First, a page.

Bringing ‘Shrek’ to life
PARKERSBURG – In a live theater production, the proper use of makeup and other items- including prosthetics like fake noses and ears- can go a long way in helping an actor become his or her character.
“Shrek The Musical” – based on the popular animated movie – is in production at the Actors Guild of Parkersburg and the cast and crew have been using a variety of makeup techniques and tricks to bring the characters to life.
With the first of three weekends of performances completed, work on developing the best makeups and applications is a work in progress, with tweaks and changes planned for the next two weekends.
Hoss Ridgeway, of Williamstown, who plays the lead character of Shrek the Ogre, undergoes one of the most intensive makeups in the production. Normally bearded with medium-length hair, Ridgeway allowed his head and face to be shaved for the part of Shrek to create the proper look for the character.
“I can’t have any hair because they have to glue the (ogre) ears on,” he said, adding those ears are always the first step.
From there, a base spray is used and then he is essentially painted green from the top of his head to his upper chest, with additional makeup on his hands and arms, using sponges and a special cream-based green makeup. Different makeup is then used to create lines, shading and elements of his features so they show through the green base.
“It takes about two hours,” he said of the makeup session before each performance. “It’s a new experience for me. It’s been amazing and I’ve enjoyed every bit of it.
“The makeup really helps you become the character. You feel like that person. It’s one thing to rehearse without any makeup or any costume, but when you actually perform it really changes you and you become that person,” he said.
While the initial application of his makeup can take awhile, Ridgeway said he at least gets to stay as one character throughout the musical, while others have to go through several makeup changes, often quickly, for their character or characters.
While the cast’s large chorus features several people who change between different supporting character groups, Brianna Clegg as the female lead, Princess Fiona, has to deal with some rapid costume and makeup changes as she switches back and forth between princess and lady ogre.
“It’s very challenging, but I do have a lot of help backstage,” Clegg said. “I usually have at least four people changing me each time.”
Those changes usually involve adding parts to her costume to increase her size for the larger ogre half of her character, along with a quick application of green makeup for her new skin color. That is followed by the need to quickly scrub the green makeup off so she can return to her princess character.
Clegg has appeared in other Guild productions, but said the makeup work is the biggest challenge for her in the current one. She is experienced with making quick costume changes, but the paint and wig changes have increased the difficulty in the “Shrek” production.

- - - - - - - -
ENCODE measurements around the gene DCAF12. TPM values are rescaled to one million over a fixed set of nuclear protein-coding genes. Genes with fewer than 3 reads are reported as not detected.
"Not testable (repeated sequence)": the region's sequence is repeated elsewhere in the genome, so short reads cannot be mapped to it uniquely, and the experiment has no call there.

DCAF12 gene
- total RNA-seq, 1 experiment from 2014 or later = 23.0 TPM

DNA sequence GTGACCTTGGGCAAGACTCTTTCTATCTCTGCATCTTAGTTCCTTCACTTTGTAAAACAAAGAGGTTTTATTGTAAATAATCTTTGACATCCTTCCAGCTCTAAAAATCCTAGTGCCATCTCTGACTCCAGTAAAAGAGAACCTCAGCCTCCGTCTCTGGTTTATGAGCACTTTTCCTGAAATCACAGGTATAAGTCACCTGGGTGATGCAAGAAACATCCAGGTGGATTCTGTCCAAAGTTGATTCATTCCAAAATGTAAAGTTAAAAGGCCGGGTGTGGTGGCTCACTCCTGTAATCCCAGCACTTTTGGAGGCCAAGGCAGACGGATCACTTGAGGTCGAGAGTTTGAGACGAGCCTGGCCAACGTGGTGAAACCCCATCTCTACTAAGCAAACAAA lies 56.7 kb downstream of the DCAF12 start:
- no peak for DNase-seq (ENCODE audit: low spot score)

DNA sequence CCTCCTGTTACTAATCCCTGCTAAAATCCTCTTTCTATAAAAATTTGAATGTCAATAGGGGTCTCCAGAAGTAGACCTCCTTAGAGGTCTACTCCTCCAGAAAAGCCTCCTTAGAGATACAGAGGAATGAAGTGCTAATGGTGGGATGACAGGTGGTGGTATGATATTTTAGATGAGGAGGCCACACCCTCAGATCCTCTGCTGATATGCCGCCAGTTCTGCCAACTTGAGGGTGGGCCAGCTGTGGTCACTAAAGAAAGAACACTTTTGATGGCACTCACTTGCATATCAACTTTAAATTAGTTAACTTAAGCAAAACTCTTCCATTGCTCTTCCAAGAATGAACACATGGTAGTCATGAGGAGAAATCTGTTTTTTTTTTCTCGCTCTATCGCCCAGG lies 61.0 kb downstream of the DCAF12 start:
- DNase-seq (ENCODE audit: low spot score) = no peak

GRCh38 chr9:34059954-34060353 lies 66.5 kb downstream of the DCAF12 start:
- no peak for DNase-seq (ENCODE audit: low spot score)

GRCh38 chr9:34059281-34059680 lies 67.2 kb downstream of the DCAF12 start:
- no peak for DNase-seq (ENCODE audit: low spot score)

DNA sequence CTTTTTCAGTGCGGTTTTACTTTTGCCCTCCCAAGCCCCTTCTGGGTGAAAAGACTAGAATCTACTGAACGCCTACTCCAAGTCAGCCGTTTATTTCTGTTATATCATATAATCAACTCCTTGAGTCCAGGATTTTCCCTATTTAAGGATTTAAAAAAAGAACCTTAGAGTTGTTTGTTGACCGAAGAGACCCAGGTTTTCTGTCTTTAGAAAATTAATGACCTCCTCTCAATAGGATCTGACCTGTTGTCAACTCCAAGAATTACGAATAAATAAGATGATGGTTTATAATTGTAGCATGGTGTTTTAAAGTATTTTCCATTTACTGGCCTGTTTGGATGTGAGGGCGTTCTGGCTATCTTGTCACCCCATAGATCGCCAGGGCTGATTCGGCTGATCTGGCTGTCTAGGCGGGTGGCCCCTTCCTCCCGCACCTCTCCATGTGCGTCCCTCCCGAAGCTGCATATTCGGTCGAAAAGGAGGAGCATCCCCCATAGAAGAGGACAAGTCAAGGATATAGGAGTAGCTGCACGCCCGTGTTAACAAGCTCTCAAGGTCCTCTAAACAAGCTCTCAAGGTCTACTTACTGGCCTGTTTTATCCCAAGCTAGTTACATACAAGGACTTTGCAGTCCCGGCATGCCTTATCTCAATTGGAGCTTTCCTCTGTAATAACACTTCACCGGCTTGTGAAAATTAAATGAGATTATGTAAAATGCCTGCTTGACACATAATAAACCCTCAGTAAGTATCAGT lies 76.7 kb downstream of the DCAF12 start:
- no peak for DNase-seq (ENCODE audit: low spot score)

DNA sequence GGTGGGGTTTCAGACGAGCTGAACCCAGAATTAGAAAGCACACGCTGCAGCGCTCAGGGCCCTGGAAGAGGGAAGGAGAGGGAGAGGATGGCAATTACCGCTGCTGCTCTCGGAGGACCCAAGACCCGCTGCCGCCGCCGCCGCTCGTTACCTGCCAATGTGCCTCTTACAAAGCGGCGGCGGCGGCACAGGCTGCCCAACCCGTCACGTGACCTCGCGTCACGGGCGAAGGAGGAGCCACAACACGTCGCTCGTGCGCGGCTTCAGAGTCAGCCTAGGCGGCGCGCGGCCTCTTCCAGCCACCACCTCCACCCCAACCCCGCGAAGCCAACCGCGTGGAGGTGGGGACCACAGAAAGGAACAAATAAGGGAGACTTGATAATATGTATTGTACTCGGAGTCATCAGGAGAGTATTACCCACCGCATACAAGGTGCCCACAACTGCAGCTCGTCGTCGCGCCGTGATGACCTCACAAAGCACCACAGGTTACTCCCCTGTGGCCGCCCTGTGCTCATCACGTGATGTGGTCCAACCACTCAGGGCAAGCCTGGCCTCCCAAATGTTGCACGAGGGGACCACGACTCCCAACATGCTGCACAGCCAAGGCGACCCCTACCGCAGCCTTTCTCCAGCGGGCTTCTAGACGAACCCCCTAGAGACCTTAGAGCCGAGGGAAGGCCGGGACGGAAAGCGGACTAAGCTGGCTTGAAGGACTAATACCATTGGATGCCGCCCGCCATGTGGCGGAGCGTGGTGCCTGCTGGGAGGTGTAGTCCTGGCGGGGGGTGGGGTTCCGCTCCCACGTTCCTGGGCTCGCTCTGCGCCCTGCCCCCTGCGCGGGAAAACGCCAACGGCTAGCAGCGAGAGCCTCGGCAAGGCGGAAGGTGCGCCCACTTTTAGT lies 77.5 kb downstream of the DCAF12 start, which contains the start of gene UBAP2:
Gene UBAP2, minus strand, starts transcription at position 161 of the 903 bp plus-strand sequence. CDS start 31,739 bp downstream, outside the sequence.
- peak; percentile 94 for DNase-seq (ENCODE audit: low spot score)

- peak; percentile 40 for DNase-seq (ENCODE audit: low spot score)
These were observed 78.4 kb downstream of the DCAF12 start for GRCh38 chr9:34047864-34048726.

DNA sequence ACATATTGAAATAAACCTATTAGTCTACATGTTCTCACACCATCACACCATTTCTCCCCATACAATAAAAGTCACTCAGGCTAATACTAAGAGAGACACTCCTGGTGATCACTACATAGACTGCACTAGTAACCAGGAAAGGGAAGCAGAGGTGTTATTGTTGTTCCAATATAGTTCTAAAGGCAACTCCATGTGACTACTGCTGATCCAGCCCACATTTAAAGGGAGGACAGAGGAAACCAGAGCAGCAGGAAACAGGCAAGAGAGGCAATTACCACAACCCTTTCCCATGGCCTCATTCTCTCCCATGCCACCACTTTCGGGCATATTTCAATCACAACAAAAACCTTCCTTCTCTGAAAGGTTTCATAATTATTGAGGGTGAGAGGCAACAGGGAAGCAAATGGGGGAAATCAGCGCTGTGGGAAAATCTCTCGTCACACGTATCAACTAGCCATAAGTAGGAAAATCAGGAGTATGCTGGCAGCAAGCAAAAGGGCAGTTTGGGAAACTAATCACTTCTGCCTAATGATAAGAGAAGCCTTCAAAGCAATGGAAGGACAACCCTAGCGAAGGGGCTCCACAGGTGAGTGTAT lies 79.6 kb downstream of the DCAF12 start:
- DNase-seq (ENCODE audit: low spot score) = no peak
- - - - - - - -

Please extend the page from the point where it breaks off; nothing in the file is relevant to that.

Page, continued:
While Ridgeway’s makeup must be durable and able to last through the entire performance, Clegg said she uses an acrylic paint which can be brushed on quickly and then washed off again quickly using water and a cloth.
Despite the challenges, Clegg said “it’s been a blast. We have a really great cast and a great crew and it’s been fun.
“We’re still tweaking the process along the way,” she said. “We’re still constantly making adjustments to make it better.”
In the weeks leading up to the May 2 opening night, Guild technical director Rod Oden said the cast and crew tried a variety of methods to create the characters. Initially, a specially made foam latex headpiece- or cowl – and other prosthetics had been planned to create Shrek, but did not fit Ridgeway when he was cast in the part.
Some other types of makeup were tried, but with Ridgeway’s natural appearance – minus hair and beard – and the cream-based makeup they were able to create the appearance they wanted, he said. The more natural they went with the makeup, the more it seemed to be natural.
“Hoss’s look does read so much like Shrek,” he said. “The more minimal we went, the more realistic it read as Shrek.”
Brenna Smith has been working as makeup designer for the “Shrek” production, a role she has filled in other Guild productions in the past.
She works at Lee’s Studio in Parkersburg, doing normal makeup consultations and applications. Her volunteering at the Guild falls in the category of fantasy makeup, which she said is always fun to do.
Community theater productions carry challenges not seen in other venues, she said.
“In Broadway productions, you don’t have Mama and Papa Ogre turning around and playing fairy tale creatures where they are not green. You need to be more flexible,” she said.
Smith said her only regret is that she rarely gets the chance to see her final makeup in action on stage. She will often spend the production backstage, doing touchups and makeup changes, such as helping Clegg with her Fiona transformations.